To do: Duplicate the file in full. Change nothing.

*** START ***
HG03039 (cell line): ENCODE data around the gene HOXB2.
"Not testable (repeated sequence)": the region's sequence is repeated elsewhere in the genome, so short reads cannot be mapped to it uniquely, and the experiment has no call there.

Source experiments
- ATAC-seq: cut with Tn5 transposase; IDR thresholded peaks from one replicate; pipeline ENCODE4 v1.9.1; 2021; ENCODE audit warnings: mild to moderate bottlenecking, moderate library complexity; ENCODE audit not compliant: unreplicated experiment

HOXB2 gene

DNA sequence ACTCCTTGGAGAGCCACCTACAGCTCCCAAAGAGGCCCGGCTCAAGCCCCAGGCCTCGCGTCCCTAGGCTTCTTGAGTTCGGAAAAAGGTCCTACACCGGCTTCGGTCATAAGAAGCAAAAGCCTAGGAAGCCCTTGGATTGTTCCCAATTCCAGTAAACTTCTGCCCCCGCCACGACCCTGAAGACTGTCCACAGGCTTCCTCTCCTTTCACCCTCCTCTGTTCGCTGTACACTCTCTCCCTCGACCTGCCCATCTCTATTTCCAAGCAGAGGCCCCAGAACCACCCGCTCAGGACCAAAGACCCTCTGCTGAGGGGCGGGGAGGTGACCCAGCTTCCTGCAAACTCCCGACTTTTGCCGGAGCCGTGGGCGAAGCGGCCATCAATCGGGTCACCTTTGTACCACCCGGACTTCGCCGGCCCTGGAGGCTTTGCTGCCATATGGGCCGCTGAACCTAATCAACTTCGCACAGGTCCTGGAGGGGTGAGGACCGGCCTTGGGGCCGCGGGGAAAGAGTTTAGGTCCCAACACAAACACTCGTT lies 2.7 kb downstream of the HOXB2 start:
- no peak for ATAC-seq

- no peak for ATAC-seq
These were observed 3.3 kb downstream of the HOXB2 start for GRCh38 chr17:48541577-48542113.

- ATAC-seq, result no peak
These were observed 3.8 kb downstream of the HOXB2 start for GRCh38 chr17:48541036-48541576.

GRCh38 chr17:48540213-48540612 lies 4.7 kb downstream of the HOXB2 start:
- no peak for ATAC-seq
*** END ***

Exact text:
HG03039 (cell line): ENCODE data around the gene HOXB2.
"Not testable (repeated sequence)": the region's sequence is repeated elsewhere in the genome, so short reads cannot be mapped to it uniquely, and the experiment has no call there.

Source experiments
- ATAC-seq: cut with Tn5 transposase; IDR thresholded peaks from one replicate; pipeline ENCODE4 v1.9.1; 2021; ENCODE audit warnings: mild to moderate bottlenecking, moderate library complexity; ENCODE audit not compliant: unreplicated experiment

HOXB2 gene

DNA sequence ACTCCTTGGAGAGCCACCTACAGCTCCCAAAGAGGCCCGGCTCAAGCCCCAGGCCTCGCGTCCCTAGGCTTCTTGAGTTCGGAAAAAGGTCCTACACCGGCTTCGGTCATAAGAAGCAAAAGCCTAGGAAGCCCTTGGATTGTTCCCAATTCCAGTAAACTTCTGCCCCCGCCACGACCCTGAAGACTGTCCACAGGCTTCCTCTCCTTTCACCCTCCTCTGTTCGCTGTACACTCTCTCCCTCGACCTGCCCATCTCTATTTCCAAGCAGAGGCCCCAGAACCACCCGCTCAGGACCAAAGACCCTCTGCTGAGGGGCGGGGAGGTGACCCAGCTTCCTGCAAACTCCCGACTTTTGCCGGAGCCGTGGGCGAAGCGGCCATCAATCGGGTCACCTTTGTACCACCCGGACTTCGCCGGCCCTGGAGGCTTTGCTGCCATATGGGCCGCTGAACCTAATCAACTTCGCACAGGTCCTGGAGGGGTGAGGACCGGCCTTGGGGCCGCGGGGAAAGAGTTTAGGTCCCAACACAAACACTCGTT lies 2.7 kb downstream of the HOXB2 start:
- no peak for ATAC-seq

- no peak for ATAC-seq
These were observed 3.3 kb downstream of the HOXB2 start for GRCh38 chr17:48541577-48542113.

- ATAC-seq, result no peak
These were observed 3.8 kb downstream of the HOXB2 start for GRCh38 chr17:48541036-48541576.

GRCh38 chr17:48540213-48540612 lies 4.7 kb downstream of the HOXB2 start:
- no peak for ATAC-seq